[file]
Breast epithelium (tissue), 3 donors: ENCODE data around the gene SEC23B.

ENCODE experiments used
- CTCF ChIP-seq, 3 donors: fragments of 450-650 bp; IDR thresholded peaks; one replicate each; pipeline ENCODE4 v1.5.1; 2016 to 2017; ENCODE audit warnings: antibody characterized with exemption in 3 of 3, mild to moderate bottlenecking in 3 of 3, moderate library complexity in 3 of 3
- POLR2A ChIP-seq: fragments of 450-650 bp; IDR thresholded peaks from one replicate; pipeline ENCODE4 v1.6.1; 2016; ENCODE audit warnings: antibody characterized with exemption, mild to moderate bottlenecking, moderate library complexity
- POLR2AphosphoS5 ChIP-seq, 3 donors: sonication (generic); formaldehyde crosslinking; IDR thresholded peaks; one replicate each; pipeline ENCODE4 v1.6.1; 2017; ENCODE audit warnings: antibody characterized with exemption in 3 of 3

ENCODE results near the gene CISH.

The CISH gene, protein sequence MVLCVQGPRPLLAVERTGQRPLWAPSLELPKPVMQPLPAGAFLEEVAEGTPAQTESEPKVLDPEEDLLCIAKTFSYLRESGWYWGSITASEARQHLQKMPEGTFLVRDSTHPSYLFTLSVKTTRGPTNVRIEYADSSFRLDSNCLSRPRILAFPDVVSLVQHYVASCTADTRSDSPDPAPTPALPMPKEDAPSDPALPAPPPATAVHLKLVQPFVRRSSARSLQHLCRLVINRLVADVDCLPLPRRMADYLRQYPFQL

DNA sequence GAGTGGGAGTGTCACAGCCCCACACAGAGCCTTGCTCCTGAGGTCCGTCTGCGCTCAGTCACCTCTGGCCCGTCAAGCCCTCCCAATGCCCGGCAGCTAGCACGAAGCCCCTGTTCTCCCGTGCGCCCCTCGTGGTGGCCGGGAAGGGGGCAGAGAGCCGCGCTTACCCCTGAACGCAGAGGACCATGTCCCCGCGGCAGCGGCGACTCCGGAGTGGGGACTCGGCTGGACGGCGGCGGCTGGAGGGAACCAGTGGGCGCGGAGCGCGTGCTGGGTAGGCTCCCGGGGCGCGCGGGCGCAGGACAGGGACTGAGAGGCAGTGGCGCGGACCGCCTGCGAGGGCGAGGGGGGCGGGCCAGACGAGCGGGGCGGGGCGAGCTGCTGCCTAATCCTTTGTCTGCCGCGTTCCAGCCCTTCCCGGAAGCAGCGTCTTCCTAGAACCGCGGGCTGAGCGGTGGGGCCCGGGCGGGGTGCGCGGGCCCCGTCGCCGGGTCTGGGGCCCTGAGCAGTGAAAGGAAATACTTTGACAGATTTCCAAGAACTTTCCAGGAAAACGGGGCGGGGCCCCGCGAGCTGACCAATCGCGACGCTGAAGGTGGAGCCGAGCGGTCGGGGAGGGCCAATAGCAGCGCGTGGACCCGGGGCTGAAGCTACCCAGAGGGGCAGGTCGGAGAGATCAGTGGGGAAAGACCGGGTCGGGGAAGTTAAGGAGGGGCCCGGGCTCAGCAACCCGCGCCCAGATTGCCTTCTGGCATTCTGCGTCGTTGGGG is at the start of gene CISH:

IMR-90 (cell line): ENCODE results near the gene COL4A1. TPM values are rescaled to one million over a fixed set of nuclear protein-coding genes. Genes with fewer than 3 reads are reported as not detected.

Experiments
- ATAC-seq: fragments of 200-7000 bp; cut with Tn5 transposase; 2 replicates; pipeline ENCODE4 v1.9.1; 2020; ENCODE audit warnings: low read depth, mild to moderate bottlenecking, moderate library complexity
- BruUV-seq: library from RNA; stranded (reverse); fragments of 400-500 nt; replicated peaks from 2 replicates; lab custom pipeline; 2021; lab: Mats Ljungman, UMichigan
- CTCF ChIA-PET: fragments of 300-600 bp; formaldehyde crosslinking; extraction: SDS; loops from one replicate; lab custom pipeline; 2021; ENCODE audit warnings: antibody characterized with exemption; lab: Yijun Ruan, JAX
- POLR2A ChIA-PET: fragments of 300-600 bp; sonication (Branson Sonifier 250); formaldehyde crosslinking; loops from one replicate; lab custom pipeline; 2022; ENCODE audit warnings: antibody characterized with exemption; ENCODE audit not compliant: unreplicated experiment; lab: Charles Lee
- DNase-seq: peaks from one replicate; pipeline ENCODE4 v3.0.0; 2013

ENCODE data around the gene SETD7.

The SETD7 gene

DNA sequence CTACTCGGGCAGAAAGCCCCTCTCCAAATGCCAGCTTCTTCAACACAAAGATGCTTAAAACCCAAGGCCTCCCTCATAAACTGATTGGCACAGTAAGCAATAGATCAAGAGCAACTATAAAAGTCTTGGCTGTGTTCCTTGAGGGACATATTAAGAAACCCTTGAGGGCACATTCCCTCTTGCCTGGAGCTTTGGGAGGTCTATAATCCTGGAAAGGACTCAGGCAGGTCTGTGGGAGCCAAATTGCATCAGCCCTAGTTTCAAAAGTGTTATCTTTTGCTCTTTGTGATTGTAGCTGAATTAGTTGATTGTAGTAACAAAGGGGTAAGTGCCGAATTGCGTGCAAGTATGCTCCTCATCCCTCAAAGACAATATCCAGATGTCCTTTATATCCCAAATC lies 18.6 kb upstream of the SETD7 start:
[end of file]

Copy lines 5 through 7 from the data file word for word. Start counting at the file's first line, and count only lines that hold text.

- POLR2AphosphoS5 ChIP-seq, 3 donors: sonication (generic); formaldehyde crosslinking; IDR thresholded peaks; one replicate each; pipeline ENCODE4 v1.6.1; 2017; ENCODE audit warnings: antibody characterized with exemption in 3 of 3

ENCODE results near the gene CISH.

The CISH gene, protein sequence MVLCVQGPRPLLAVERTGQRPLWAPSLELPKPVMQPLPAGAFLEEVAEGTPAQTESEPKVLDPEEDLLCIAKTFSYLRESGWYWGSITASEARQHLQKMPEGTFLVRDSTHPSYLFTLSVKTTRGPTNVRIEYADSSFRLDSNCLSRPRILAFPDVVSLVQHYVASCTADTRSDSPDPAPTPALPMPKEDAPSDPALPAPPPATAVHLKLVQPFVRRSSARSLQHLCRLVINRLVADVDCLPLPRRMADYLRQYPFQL